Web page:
Never Cry Wolf May 15, 2013Posted by Teresa in Adventures, Inspired by a book, Ponder This.
Tags: activism, caribou, culture, environment, extinction, farley mowat, First Nations, hunting, judging others, killing, NWT, populations, trigger happy, wastage, waste, wolves, Wrigley
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I recently finished reading Never Cry Wolf by Farley Mowat. I bought it at a used book store, and the copyright in my book says 1963, 1973 and 1993, but it must be out of print now. I’m pretty sure my parents hid this book from me when I was growing up. They must have known the effect it would have on me, and they probably didn’t wish to lose their daughter to the wilds of northern Canada for years at a time. Well, they weren’t able to avoid that altogether, but at least I have the technology to keep in touch with them.
Since living in Wrigley, my curiosity about wolves has been piqued. They are often talked about, because they are never very far away. At the airport, which is about 2 km from Wrigley, the wolves were coming onto the runway on the weekends and chewing on the wires going to some of the runway edge lights. When it’s particularly cold in winter, they come closer to town and sometimes attack and eat the local dogs. In December, wolves killed the alpha dog in town — dogs there run in packs and are not very far removed from wild, wolfish behaviour. In fact, some of what Farley Mowat talks about has helped me relate to dogs better, such as reading their facial expressions and understanding that they live by their own, non-human code. They have their own reasons for doing things, because of their canine culture.
I can see why this book is considered a classic! It is an excellent read. Farley is a phenomenal storyteller, and his story is a fantastic one. He is dropped off by a kamikaze bush pilot at an unknown frozen lake somewhere off the map in Northern Manitoba. His mission is to study wolves, their feeding habits and appetite for caribou. He plans to live among the wolves. Does that mean he crawls in their dens? Only once, and his reaction to what he finds within shakes him to the core. He adapts himself to the wolves’ ways — he learns to take wolf-naps so that he can observe them for long periods of time continuously without getting tired. And when the caribou return from their wintering grounds, he discovers, contrary to what the government has been told, that wolves are not responsible for the decline in caribou population.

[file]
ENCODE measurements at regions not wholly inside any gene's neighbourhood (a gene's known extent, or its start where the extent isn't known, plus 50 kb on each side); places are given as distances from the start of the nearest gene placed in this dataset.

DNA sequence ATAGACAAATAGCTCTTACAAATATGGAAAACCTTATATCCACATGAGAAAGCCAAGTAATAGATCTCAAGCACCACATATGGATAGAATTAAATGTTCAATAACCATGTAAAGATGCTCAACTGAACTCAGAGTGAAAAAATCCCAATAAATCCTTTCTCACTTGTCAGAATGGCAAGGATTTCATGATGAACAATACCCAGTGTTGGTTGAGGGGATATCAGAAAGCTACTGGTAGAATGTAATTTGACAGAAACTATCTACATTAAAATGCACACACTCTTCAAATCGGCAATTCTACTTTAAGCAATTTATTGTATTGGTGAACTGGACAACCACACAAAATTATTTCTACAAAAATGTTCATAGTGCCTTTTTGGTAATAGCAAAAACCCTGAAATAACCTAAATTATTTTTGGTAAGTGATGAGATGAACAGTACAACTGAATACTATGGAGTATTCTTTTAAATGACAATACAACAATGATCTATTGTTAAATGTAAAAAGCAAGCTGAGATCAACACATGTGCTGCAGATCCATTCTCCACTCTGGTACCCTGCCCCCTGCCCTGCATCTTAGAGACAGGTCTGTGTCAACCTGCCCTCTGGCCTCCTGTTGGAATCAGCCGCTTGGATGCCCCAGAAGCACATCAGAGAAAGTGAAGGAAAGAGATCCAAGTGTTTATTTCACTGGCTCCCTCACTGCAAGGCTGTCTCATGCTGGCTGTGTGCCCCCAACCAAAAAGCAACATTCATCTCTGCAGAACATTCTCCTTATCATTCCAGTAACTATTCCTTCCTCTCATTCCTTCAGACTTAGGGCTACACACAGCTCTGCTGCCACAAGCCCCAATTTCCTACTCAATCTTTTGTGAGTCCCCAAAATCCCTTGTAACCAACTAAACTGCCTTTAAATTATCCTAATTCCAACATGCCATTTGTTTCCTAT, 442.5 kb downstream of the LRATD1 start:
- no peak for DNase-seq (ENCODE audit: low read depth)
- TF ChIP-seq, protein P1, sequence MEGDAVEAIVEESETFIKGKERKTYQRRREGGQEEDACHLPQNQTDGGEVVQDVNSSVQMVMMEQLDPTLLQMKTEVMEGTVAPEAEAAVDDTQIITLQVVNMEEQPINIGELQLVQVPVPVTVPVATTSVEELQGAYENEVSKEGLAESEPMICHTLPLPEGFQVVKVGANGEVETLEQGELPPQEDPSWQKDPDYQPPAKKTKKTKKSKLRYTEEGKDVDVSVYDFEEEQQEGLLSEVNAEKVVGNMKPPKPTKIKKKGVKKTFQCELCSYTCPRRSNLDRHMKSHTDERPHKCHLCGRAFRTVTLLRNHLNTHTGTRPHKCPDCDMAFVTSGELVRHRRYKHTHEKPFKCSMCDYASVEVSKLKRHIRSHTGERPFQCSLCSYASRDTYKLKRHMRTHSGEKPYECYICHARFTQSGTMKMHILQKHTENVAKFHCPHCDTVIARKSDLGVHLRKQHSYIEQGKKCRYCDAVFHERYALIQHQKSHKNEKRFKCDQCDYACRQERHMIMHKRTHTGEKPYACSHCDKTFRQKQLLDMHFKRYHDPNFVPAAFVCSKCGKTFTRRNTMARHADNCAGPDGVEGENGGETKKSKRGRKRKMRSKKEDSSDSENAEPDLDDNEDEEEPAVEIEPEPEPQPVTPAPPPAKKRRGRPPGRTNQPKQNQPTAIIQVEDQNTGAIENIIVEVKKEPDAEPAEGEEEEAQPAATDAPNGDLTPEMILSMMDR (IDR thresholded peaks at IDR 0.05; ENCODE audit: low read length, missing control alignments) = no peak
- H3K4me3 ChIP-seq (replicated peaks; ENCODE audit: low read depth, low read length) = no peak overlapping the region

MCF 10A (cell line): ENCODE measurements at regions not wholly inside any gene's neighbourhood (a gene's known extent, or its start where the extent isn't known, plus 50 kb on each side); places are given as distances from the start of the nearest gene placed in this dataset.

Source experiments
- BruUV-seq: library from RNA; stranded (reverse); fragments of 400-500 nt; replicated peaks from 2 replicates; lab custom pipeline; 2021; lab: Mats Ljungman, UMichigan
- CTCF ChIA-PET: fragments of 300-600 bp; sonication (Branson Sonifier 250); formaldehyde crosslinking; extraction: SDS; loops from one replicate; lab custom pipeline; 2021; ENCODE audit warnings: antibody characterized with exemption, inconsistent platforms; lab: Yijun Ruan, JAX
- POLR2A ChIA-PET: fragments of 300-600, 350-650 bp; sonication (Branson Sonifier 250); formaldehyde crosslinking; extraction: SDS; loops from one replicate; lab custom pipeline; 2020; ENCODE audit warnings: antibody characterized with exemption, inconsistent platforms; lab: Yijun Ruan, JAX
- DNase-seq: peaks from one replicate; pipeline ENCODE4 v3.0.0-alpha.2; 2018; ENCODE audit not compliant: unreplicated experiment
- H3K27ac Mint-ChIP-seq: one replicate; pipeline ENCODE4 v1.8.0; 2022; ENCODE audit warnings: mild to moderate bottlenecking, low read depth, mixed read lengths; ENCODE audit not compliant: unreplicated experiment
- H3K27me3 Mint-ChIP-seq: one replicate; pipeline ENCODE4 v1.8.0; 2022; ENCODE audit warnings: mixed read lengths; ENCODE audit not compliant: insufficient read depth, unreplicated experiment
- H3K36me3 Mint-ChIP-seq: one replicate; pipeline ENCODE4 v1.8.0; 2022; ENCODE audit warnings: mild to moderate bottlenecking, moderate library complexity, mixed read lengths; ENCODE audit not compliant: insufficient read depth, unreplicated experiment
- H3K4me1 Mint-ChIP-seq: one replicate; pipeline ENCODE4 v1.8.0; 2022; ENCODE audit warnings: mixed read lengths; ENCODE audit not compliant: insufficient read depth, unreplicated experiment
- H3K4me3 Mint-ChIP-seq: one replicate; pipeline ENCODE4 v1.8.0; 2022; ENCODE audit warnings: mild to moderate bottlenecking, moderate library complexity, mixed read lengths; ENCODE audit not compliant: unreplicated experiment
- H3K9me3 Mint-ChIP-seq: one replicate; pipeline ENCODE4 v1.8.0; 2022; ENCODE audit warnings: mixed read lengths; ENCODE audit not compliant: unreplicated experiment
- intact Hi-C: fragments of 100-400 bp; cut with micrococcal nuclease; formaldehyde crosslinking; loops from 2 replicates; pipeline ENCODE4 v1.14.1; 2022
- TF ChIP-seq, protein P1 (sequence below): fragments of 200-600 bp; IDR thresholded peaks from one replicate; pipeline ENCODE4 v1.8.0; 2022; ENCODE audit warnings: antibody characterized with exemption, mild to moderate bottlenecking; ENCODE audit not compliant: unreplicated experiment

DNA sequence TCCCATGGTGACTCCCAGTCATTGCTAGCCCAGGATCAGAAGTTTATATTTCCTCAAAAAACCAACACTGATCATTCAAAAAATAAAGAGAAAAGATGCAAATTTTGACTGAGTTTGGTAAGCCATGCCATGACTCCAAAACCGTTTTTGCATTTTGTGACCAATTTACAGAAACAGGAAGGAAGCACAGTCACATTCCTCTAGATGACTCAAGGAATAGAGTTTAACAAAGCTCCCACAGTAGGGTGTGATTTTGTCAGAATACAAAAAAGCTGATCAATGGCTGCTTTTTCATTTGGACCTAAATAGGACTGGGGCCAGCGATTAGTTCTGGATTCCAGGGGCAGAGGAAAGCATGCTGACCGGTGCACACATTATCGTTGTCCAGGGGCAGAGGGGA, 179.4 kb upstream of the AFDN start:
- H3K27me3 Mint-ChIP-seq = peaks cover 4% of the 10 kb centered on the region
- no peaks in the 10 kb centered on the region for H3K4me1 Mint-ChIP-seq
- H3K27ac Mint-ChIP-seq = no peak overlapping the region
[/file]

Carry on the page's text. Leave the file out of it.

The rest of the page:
Fast forward 50+ years, to this year, 2013. What is on the cover of the news/north newspaper this week?
Fifty years have gone by and the problem remains! Farley Mowat correctly identified the cause of the caribou slaughter when he found a field of caribou bones near a trapper’s shack — the trapper was killing hundreds of caribou a year to feed his sled dogs. Back then, they used nearly the whole animal, but now, killing for the sake of killing makes me ill. Trigger happy people should go to a gun range and shoot paper targets, not beautiful, majestic creatures. And there are a lot of trigger happy people in the North, and they think they can get away with it, and they think they have a right to kill what they want, and they do it because their twisted sense of humanity thinks it is fun. That newspaper article speaks of 50+ animals killed with only very small portions being taken for food, a practice very much against what the elders teach. (Wolves, by contrast, kill very few caribou, and only the weak and elderly ones, and, of course, eat it all.)
Part of me desperately hopes they find out who did it all (the carcasses were found in 12 different sites, so it was probably lots of different people), and part of me knows it won’t help. Not unless the local people — the people from that community — decide it is definitely wrong and their internal culture changes. Part of me thinks that if no witnesses will come forward — and who would want to rat on their friends and family? — then the whole community should lose its caribou hunting rights. They have a grocery store; let them buy their meat there. But, that’s our ugly friend colonialism back for a visit, telling native populations what to do and disciplining them like they are children. No, the government needs to stop interfering and the people who live there need to start acting like responsible, life-respecting adults. Own up to what you have done. Admit you feel bad about it (if you do, don’t lie if you don’t). Stop killing just because you can.
I would love to ask one of these trigger happy people “what will you do when all the caribou are gone? Elsewhere in Canada, when the native animals were killed off, domestic animals were brought in. Beef replaced buffalo, pigs in place of antelope. Are you going to become farmers? That will be challenging with the wolves and bears and so much wilderness. Will you cut down all the trees to make fields? Will you grow crops to feed your cows?”